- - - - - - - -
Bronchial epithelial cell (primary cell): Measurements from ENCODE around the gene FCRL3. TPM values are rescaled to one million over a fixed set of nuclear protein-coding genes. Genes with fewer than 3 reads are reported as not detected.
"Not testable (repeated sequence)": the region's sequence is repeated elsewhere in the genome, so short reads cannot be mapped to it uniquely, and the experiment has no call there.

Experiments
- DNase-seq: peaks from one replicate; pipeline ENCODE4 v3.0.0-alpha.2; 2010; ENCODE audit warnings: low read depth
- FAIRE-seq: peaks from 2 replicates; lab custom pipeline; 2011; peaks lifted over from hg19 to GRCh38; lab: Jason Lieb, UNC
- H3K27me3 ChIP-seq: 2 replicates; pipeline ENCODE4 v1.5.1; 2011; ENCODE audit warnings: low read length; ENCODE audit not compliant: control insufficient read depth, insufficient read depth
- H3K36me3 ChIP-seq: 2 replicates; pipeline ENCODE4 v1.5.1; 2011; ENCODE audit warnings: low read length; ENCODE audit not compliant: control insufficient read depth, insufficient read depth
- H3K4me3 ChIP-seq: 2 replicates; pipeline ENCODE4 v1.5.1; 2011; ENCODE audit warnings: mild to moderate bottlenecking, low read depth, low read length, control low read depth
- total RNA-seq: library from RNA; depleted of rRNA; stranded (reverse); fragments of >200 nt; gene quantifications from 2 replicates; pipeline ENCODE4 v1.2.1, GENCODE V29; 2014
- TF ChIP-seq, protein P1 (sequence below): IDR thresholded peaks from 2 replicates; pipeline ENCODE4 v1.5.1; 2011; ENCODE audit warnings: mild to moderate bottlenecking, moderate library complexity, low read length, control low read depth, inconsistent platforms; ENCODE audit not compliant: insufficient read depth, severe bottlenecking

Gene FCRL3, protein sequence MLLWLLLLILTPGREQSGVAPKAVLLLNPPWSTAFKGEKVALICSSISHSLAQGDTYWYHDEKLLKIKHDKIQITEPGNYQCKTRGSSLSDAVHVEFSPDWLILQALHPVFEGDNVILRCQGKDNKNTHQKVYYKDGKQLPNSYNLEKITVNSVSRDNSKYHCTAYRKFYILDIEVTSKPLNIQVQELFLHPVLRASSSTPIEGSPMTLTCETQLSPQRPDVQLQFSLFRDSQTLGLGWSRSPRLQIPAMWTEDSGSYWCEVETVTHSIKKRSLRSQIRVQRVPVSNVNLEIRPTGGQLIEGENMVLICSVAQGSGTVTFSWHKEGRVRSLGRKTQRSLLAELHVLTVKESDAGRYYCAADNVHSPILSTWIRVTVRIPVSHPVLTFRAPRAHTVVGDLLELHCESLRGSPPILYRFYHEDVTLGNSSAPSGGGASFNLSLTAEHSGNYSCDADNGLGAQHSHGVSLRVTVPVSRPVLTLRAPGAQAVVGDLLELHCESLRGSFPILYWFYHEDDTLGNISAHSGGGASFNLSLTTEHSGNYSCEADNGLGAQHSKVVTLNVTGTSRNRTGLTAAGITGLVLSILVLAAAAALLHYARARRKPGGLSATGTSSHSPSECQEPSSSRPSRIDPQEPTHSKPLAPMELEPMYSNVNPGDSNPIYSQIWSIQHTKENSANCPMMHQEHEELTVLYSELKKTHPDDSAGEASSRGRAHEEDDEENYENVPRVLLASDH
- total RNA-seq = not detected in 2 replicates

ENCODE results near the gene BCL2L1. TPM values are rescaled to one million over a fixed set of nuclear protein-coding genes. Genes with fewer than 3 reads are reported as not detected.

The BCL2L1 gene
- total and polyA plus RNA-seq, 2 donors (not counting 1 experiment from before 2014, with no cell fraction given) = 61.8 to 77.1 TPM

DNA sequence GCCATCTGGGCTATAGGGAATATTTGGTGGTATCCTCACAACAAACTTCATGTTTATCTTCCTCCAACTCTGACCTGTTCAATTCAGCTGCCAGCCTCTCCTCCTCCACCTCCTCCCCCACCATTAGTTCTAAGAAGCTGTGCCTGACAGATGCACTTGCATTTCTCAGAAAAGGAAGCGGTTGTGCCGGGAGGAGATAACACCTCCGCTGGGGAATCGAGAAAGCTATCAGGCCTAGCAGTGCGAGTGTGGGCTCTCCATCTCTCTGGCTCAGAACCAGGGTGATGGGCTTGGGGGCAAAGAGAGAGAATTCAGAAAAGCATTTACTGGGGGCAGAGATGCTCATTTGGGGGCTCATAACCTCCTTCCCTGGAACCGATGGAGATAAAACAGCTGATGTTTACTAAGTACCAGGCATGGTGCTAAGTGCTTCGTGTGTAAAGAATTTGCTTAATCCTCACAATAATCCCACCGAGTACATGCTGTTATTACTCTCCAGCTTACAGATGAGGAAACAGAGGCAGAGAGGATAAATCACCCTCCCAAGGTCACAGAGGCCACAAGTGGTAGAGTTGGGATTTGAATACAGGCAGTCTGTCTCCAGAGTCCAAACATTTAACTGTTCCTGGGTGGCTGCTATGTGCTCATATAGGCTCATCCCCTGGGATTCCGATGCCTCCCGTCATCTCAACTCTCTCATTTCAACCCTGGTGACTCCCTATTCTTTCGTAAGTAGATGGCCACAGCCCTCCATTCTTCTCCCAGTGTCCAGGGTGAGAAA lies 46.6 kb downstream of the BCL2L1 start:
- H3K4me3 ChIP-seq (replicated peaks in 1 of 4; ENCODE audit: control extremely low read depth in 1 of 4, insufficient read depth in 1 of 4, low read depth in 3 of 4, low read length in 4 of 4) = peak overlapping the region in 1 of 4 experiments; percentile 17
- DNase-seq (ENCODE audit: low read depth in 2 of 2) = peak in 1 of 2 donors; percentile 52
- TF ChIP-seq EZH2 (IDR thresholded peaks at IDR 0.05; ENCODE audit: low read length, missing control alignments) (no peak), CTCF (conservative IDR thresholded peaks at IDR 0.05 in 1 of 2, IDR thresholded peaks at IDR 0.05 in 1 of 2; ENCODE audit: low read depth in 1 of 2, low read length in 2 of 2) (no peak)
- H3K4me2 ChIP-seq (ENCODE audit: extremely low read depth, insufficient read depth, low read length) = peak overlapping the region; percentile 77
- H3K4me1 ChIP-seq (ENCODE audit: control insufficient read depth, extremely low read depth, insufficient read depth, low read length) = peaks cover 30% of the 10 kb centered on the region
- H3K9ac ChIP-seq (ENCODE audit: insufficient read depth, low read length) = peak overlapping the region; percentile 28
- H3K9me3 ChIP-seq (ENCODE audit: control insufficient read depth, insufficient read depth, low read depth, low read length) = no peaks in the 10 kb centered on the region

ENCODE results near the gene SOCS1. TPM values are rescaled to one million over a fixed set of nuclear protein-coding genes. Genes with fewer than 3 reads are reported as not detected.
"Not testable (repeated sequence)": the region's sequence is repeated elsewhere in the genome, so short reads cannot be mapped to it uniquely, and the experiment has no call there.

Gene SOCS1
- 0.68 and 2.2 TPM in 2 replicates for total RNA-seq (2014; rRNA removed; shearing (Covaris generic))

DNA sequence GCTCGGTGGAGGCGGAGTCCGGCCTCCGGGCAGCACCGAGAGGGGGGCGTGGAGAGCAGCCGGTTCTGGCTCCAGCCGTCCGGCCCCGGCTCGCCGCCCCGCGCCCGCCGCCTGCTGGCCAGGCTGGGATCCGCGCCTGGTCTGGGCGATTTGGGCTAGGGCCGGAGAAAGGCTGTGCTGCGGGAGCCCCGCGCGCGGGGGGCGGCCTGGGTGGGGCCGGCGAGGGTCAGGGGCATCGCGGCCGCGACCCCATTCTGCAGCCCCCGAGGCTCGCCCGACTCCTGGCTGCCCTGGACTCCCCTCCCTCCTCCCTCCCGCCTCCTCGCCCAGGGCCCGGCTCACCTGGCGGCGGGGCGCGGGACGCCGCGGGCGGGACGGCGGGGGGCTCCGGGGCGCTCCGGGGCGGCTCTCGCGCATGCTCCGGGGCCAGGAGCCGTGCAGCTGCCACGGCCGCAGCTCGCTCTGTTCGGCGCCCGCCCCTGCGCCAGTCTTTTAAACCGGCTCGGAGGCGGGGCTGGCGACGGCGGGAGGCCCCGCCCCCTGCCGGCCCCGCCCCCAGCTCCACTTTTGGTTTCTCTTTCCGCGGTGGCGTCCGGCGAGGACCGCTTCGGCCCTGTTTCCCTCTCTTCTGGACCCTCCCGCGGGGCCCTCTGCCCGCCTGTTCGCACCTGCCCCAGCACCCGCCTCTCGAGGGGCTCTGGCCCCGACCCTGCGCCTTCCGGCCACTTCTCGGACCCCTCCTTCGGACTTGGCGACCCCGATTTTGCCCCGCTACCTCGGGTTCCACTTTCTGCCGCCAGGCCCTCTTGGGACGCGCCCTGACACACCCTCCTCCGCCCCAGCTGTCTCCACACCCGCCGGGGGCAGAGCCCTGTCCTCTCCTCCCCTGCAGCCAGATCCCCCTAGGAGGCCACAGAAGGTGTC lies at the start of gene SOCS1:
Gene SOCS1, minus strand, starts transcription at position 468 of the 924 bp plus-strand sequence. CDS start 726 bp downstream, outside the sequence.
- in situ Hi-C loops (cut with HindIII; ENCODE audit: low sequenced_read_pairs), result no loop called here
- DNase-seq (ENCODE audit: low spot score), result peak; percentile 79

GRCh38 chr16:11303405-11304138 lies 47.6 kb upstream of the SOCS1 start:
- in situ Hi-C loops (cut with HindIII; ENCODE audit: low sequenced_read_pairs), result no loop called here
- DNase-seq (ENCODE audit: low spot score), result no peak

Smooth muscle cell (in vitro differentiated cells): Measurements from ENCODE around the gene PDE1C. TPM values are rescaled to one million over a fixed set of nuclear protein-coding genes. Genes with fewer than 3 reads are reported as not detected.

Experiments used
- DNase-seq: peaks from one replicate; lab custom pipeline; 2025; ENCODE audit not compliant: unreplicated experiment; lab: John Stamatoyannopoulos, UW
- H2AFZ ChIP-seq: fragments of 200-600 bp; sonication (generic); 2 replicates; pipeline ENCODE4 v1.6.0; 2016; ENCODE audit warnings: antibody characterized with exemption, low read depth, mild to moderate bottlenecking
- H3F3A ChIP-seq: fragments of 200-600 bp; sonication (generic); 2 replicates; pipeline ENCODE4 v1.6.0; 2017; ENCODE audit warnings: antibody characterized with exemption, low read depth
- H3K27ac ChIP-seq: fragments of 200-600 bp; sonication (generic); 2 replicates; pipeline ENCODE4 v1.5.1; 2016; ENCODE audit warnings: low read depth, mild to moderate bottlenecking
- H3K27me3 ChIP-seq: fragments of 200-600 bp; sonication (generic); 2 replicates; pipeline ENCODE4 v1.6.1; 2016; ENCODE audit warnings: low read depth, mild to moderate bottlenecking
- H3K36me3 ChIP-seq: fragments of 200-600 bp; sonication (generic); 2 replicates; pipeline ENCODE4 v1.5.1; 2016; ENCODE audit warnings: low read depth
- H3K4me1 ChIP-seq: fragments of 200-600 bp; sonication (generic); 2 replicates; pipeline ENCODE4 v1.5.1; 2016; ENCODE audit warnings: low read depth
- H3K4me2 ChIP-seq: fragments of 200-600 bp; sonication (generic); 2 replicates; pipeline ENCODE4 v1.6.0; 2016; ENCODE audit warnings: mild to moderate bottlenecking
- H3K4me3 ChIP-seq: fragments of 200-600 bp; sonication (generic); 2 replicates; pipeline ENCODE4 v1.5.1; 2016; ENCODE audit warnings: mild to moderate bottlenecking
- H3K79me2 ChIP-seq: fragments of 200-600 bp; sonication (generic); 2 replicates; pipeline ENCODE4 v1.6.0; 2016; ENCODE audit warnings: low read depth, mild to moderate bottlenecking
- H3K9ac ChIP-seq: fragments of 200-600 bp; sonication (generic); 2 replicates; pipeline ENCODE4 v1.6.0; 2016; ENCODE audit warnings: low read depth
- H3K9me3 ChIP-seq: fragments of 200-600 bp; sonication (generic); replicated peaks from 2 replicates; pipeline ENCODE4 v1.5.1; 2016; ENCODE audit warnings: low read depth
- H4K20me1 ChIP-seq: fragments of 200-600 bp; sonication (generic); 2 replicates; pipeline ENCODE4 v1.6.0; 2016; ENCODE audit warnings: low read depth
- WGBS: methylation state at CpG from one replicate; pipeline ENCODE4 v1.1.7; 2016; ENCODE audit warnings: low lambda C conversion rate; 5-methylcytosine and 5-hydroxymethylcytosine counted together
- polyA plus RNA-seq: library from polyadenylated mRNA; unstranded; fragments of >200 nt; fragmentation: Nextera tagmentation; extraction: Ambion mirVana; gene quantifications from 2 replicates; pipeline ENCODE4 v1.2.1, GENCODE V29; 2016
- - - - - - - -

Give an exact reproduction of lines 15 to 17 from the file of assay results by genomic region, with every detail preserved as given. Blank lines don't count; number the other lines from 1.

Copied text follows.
- total and polyA plus RNA-seq, 2 donors (not counting 1 experiment from before 2014, with no cell fraction given) = 61.8 to 77.1 TPM

DNA sequence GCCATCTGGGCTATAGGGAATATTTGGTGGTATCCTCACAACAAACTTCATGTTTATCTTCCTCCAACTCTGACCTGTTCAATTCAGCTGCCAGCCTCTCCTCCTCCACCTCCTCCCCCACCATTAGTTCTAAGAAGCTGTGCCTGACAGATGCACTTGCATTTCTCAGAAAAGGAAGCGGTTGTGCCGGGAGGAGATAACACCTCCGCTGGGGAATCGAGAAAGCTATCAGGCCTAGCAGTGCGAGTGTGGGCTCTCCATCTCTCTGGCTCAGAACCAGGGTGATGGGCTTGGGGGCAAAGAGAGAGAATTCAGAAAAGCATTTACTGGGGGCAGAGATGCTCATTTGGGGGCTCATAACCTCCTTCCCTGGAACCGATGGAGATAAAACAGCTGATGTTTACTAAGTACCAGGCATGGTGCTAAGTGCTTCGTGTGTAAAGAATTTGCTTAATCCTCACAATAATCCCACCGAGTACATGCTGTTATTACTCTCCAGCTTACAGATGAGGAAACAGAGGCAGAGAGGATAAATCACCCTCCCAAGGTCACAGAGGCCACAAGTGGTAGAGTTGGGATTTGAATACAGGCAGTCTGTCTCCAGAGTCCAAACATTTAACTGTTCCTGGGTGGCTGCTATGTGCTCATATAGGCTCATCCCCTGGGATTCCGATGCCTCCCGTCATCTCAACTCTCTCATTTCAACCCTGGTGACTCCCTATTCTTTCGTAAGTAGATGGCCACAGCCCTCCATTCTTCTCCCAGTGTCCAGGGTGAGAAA lies 46.6 kb downstream of the BCL2L1 start:
- H3K4me3 ChIP-seq (replicated peaks in 1 of 4; ENCODE audit: control extremely low read depth in 1 of 4, insufficient read depth in 1 of 4, low read depth in 3 of 4, low read length in 4 of 4) = peak overlapping the region in 1 of 4 experiments; percentile 17